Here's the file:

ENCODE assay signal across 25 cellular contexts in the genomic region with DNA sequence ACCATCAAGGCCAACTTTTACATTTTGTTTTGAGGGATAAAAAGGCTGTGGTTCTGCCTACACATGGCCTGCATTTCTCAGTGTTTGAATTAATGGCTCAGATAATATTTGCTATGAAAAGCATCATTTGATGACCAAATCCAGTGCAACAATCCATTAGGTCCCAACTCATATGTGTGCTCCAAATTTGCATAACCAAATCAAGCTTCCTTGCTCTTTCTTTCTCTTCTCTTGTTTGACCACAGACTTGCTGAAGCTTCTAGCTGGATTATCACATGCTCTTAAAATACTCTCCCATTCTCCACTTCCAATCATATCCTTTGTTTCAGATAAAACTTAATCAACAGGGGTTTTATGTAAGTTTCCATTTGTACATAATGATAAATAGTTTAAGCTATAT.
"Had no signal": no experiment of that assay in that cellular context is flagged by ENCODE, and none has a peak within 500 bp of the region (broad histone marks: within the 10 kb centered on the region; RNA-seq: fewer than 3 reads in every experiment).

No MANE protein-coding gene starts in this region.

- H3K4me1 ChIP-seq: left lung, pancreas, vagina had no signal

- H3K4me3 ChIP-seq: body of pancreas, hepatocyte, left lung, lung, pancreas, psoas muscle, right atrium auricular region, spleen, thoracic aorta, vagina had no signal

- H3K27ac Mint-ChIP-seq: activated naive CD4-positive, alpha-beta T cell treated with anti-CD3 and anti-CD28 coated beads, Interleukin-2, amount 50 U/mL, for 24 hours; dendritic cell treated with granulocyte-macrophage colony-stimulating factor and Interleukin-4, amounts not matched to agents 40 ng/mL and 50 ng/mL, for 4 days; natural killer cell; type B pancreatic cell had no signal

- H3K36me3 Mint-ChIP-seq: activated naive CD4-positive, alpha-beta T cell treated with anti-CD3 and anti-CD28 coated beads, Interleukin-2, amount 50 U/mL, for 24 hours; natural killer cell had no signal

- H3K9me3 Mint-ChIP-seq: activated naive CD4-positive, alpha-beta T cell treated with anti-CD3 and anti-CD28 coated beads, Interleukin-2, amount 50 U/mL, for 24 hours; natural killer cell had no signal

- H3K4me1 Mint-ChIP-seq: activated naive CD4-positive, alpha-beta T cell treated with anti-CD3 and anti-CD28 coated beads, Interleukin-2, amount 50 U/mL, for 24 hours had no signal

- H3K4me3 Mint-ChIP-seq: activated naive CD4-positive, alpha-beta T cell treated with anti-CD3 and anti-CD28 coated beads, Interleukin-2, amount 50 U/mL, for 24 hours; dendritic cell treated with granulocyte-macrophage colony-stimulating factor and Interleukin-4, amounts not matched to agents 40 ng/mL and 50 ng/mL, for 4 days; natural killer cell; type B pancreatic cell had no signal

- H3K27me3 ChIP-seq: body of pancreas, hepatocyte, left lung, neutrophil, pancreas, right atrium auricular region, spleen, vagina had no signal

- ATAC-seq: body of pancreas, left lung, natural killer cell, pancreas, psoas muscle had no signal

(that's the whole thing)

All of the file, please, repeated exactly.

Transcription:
ENCODE assay signal across 25 cellular contexts in the genomic region with DNA sequence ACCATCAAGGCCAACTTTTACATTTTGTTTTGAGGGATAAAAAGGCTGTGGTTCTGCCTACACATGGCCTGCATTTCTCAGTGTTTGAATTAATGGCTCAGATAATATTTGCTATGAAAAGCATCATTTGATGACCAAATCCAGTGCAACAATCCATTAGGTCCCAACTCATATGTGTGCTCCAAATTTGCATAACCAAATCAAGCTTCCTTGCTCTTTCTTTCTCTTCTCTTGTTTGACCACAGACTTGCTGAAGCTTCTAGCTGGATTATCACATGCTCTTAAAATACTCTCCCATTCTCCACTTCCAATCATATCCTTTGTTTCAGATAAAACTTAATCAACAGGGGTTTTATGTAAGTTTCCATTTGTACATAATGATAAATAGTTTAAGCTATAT.
"Had no signal": no experiment of that assay in that cellular context is flagged by ENCODE, and none has a peak within 500 bp of the region (broad histone marks: within the 10 kb centered on the region; RNA-seq: fewer than 3 reads in every experiment).

No MANE protein-coding gene starts in this region.

- H3K4me1 ChIP-seq: left lung, pancreas, vagina had no signal

- H3K4me3 ChIP-seq: body of pancreas, hepatocyte, left lung, lung, pancreas, psoas muscle, right atrium auricular region, spleen, thoracic aorta, vagina had no signal

- H3K27ac Mint-ChIP-seq: activated naive CD4-positive, alpha-beta T cell treated with anti-CD3 and anti-CD28 coated beads, Interleukin-2, amount 50 U/mL, for 24 hours; dendritic cell treated with granulocyte-macrophage colony-stimulating factor and Interleukin-4, amounts not matched to agents 40 ng/mL and 50 ng/mL, for 4 days; natural killer cell; type B pancreatic cell had no signal

- H3K36me3 Mint-ChIP-seq: activated naive CD4-positive, alpha-beta T cell treated with anti-CD3 and anti-CD28 coated beads, Interleukin-2, amount 50 U/mL, for 24 hours; natural killer cell had no signal

- H3K9me3 Mint-ChIP-seq: activated naive CD4-positive, alpha-beta T cell treated with anti-CD3 and anti-CD28 coated beads, Interleukin-2, amount 50 U/mL, for 24 hours; natural killer cell had no signal

- H3K4me1 Mint-ChIP-seq: activated naive CD4-positive, alpha-beta T cell treated with anti-CD3 and anti-CD28 coated beads, Interleukin-2, amount 50 U/mL, for 24 hours had no signal

- H3K4me3 Mint-ChIP-seq: activated naive CD4-positive, alpha-beta T cell treated with anti-CD3 and anti-CD28 coated beads, Interleukin-2, amount 50 U/mL, for 24 hours; dendritic cell treated with granulocyte-macrophage colony-stimulating factor and Interleukin-4, amounts not matched to agents 40 ng/mL and 50 ng/mL, for 4 days; natural killer cell; type B pancreatic cell had no signal

- H3K27me3 ChIP-seq: body of pancreas, hepatocyte, left lung, neutrophil, pancreas, right atrium auricular region, spleen, vagina had no signal

- ATAC-seq: body of pancreas, left lung, natural killer cell, pancreas, psoas muscle had no signal